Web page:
To treat it as a routine disease in general – that could have a good prognosis after treatment.
Then, there is the need to normalise treatment – by creating public awareness about the different types of cancers, especially the different categories of breast cancer and the different kinds of treatment options; again, to communicate that not only does cancer not equate death; but that it does not always necessitate the ‘dreaded’ chemotherapy; furthermore, to make it common knowledge that there are different categories and generations of chemotherapy; and that the impact of chemotherapy on the mind and the body of an individual can be markedly dissimilar; moreover, of the diverse methods (both allopathic and holistic) of alleviating and mitigating the impact of chemotherapy, if necessary.
In this sense, we need to highlight the more positive, if not balanced narratives of women’s and men’s experiences of chemotherapy – alongside the negative. For instance, you may be surprised to hear that apart from the discomforts of treatment, this was a very rewarding and soothing time in my life.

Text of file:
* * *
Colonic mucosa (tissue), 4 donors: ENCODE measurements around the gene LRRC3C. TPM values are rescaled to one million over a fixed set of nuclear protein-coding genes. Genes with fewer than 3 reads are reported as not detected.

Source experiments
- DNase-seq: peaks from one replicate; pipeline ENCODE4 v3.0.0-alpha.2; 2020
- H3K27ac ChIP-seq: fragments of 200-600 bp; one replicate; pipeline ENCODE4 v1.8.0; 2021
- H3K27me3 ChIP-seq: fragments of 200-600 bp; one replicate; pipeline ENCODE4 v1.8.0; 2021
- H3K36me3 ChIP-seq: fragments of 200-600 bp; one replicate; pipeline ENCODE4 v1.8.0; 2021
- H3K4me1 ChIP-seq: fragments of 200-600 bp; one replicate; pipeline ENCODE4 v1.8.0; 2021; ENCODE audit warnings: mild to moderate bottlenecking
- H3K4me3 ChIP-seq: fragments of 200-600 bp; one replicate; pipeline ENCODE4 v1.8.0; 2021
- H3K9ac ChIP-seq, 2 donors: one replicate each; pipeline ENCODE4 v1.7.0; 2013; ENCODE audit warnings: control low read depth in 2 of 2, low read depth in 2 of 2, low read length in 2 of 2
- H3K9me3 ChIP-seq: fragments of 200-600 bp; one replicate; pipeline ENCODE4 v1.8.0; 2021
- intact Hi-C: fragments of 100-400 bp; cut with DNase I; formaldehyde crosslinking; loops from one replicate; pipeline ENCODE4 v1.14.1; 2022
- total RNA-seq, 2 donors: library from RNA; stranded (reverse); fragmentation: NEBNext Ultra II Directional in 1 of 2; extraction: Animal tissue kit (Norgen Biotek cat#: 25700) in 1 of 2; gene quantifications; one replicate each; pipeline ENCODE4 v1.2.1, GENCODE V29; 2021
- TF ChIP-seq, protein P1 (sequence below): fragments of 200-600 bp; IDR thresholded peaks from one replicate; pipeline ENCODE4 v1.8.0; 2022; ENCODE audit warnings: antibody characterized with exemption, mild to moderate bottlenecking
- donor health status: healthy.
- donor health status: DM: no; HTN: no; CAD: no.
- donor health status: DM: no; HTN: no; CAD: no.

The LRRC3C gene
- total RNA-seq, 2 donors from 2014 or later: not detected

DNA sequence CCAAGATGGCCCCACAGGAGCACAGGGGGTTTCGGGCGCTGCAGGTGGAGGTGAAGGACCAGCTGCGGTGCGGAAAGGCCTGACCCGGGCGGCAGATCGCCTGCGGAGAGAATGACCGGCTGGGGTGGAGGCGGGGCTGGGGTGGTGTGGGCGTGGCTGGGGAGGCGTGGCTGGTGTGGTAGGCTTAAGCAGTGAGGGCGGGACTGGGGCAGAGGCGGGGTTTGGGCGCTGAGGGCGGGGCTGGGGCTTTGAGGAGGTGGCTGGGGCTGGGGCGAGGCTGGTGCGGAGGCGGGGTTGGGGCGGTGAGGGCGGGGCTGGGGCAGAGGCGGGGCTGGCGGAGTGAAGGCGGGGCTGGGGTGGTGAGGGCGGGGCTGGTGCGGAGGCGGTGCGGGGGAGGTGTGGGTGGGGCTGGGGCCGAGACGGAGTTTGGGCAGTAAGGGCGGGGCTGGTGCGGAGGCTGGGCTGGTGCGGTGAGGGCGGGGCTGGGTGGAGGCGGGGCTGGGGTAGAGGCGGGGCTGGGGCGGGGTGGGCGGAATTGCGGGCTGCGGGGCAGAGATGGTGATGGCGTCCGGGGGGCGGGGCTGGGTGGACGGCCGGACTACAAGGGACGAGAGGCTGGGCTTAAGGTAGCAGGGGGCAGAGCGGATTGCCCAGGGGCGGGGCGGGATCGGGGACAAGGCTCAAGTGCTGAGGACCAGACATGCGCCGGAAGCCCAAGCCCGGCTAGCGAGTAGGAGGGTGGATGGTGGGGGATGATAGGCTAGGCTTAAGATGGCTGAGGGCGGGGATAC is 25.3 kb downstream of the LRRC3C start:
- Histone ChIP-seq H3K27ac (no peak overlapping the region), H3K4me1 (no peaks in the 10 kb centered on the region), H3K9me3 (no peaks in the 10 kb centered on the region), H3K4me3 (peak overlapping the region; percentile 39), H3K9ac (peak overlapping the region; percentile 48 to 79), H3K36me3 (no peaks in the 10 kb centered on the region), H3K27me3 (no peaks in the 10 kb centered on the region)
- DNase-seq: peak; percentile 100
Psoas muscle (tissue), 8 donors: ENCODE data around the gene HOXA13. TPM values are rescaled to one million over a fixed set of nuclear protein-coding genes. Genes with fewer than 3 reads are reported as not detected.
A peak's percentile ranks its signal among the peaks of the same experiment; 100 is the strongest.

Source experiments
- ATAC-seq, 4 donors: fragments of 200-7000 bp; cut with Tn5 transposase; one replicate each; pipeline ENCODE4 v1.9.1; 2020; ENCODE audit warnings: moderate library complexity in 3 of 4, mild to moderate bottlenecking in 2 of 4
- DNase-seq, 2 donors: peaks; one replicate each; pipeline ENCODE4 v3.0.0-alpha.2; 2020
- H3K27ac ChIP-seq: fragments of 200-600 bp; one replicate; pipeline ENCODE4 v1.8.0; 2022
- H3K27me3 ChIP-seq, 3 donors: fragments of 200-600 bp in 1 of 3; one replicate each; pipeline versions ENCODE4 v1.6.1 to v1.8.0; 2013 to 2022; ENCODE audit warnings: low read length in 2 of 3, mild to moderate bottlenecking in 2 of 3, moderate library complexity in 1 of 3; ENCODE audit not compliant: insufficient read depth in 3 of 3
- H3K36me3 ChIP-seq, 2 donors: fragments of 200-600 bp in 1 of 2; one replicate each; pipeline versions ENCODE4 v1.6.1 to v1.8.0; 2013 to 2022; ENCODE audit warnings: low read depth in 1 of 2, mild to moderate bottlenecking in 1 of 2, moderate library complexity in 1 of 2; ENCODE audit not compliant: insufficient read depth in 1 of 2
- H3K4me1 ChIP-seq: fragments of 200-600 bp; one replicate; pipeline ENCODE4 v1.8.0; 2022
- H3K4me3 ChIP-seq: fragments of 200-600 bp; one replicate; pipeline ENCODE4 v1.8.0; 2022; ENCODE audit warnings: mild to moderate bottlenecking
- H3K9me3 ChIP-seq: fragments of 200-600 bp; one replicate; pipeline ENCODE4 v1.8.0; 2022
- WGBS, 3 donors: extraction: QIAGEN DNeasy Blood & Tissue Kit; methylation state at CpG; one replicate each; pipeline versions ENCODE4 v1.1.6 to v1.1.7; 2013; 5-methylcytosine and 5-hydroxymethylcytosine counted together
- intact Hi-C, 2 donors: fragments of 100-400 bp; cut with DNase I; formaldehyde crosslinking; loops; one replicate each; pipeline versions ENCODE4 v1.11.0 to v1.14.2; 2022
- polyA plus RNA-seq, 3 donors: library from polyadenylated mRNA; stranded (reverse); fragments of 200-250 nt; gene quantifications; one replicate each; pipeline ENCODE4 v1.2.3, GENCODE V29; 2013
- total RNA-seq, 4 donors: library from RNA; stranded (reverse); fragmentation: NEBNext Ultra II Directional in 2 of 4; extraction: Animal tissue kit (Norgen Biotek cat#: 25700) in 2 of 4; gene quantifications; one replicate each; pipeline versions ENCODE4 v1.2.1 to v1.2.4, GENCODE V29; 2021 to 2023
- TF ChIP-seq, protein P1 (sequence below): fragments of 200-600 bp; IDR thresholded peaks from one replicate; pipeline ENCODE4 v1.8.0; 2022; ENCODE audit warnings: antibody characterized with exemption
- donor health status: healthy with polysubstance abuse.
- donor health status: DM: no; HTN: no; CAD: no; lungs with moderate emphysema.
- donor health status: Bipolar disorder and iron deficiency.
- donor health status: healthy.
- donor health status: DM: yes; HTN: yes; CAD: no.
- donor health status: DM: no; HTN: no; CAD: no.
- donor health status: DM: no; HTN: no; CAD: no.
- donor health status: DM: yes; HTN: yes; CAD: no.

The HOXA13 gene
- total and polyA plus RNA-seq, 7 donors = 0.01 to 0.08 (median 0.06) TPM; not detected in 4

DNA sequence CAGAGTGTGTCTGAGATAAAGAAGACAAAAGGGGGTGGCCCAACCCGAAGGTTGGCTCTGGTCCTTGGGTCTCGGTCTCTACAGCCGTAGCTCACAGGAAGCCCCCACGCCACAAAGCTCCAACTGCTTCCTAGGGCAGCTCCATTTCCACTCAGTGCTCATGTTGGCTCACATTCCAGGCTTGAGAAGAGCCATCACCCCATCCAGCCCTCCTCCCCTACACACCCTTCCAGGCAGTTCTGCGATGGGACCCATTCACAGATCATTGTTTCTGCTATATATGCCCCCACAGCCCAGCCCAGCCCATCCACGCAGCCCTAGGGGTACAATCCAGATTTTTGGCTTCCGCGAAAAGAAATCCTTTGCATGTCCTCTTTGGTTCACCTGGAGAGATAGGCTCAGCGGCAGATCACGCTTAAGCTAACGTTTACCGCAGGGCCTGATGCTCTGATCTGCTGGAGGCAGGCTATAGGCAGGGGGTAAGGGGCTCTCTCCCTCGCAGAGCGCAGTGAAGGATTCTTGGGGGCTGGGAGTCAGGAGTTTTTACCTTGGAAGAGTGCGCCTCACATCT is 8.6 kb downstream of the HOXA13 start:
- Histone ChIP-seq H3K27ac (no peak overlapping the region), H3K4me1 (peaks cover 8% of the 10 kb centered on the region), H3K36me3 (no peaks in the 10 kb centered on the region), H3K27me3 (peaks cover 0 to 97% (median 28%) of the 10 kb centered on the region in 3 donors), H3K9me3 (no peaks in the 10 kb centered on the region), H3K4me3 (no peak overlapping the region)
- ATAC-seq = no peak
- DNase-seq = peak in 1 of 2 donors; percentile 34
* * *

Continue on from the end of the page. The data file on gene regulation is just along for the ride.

For the first time in our marriage my husband and I spent extended periods of time together; family, friends, relatives, students, acquaintances, even adversaries – all got in touch to express their love and friendship. They found ways to send food and gifts – despite the lockdown. After many decades, I was not working – I was emancipated – I had the freedom – to be – to read, write poetry, watch unlimited TV series, listen to compendiums of YouTube music, to lounge around, to sleep late in the mornings ….